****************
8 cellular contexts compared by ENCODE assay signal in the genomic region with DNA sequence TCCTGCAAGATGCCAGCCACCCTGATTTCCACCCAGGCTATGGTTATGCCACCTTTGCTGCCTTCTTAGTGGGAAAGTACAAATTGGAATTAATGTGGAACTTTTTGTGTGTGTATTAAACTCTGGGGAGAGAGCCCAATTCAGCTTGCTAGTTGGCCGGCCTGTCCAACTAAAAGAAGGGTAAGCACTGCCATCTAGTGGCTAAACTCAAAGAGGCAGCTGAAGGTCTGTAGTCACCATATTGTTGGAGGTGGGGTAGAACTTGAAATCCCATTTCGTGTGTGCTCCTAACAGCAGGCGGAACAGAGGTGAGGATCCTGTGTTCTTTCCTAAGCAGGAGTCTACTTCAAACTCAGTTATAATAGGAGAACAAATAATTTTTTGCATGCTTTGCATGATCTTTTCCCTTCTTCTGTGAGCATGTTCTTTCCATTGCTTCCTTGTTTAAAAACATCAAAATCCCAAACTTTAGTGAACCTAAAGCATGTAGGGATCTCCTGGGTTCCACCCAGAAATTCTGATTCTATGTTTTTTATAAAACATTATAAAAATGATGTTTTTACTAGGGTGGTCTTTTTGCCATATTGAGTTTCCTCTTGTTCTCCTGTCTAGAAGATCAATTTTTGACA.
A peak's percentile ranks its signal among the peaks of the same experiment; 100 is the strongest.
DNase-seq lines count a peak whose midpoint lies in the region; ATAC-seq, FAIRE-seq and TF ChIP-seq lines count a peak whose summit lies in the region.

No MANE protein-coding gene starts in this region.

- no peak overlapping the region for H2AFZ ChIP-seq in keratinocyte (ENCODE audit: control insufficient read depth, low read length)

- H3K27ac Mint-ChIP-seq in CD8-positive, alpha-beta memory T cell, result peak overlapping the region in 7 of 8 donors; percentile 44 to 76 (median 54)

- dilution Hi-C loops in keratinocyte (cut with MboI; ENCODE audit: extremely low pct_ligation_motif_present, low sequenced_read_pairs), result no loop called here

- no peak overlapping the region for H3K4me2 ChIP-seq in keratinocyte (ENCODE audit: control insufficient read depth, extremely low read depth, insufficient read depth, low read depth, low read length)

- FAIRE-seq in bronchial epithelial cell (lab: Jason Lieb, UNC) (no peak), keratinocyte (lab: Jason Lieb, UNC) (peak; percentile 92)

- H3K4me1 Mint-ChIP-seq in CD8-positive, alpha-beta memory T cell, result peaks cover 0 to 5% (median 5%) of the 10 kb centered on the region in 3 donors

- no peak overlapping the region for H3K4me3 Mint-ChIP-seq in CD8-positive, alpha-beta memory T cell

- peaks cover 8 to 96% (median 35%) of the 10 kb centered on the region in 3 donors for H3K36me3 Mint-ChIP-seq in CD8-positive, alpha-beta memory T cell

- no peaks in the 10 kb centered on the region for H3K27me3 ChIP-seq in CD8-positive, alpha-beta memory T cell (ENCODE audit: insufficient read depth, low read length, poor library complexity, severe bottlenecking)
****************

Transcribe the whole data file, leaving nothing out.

8 cellular contexts compared by ENCODE assay signal in the genomic region with DNA sequence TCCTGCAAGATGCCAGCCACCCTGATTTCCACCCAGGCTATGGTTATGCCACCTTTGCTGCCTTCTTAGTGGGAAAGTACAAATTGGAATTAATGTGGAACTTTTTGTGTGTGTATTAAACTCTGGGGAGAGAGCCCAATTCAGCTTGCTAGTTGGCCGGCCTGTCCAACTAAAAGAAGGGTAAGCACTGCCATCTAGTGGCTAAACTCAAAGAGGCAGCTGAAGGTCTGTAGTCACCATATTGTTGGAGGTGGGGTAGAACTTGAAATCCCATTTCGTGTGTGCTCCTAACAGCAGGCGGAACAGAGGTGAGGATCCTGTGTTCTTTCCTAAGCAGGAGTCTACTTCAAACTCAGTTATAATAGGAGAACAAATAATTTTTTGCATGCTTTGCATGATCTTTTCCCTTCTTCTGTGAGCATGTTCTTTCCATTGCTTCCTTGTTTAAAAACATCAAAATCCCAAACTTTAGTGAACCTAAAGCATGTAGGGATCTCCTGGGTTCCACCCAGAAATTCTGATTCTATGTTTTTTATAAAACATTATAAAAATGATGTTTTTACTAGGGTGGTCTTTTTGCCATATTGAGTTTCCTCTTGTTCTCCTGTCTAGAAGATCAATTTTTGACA.
A peak's percentile ranks its signal among the peaks of the same experiment; 100 is the strongest.
DNase-seq lines count a peak whose midpoint lies in the region; ATAC-seq, FAIRE-seq and TF ChIP-seq lines count a peak whose summit lies in the region.

No MANE protein-coding gene starts in this region.

- no peak overlapping the region for H2AFZ ChIP-seq in keratinocyte (ENCODE audit: control insufficient read depth, low read length)

- H3K27ac Mint-ChIP-seq in CD8-positive, alpha-beta memory T cell, result peak overlapping the region in 7 of 8 donors; percentile 44 to 76 (median 54)

- dilution Hi-C loops in keratinocyte (cut with MboI; ENCODE audit: extremely low pct_ligation_motif_present, low sequenced_read_pairs), result no loop called here

- no peak overlapping the region for H3K4me2 ChIP-seq in keratinocyte (ENCODE audit: control insufficient read depth, extremely low read depth, insufficient read depth, low read depth, low read length)

- FAIRE-seq in bronchial epithelial cell (lab: Jason Lieb, UNC) (no peak), keratinocyte (lab: Jason Lieb, UNC) (peak; percentile 92)

- H3K4me1 Mint-ChIP-seq in CD8-positive, alpha-beta memory T cell, result peaks cover 0 to 5% (median 5%) of the 10 kb centered on the region in 3 donors

- no peak overlapping the region for H3K4me3 Mint-ChIP-seq in CD8-positive, alpha-beta memory T cell

- peaks cover 8 to 96% (median 35%) of the 10 kb centered on the region in 3 donors for H3K36me3 Mint-ChIP-seq in CD8-positive, alpha-beta memory T cell

- no peaks in the 10 kb centered on the region for H3K27me3 ChIP-seq in CD8-positive, alpha-beta memory T cell (ENCODE audit: insufficient read depth, low read length, poor library complexity, severe bottlenecking)